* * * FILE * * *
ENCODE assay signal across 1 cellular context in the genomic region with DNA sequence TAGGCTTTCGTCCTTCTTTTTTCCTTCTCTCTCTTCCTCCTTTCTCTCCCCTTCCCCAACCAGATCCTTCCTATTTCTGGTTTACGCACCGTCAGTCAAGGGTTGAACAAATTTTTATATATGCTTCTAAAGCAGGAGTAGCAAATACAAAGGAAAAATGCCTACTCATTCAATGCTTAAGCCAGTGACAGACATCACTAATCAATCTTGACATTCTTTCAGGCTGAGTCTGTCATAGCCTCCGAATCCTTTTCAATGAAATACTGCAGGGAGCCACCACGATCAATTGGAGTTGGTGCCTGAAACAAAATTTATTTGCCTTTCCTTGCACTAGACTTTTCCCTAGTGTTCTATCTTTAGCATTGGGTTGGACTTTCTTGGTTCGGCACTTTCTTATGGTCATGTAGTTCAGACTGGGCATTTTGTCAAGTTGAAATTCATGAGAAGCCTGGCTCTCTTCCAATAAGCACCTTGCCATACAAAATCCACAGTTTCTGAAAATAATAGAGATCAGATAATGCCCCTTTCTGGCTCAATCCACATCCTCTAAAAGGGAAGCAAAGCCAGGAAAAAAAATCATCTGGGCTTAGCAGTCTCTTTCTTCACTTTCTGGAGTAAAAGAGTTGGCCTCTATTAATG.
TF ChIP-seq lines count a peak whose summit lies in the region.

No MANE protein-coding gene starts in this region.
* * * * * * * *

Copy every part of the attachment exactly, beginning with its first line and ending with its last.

ENCODE assay signal across 1 cellular context in the genomic region with DNA sequence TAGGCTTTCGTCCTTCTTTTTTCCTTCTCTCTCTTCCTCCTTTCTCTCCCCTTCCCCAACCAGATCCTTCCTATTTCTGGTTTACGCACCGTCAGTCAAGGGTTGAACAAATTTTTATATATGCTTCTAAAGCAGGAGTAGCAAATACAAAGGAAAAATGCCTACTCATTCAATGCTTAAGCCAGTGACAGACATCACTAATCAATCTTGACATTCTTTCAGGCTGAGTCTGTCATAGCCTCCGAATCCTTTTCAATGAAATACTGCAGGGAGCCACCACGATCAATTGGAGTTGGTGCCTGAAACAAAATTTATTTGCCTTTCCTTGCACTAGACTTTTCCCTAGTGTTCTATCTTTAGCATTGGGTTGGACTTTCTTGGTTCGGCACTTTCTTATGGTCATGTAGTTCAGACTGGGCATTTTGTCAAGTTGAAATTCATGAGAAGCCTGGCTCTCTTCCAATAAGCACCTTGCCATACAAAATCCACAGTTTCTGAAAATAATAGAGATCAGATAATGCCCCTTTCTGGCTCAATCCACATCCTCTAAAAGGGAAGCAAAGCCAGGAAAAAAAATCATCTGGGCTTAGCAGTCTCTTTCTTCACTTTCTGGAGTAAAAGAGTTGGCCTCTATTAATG.
TF ChIP-seq lines count a peak whose summit lies in the region.

No MANE protein-coding gene starts in this region.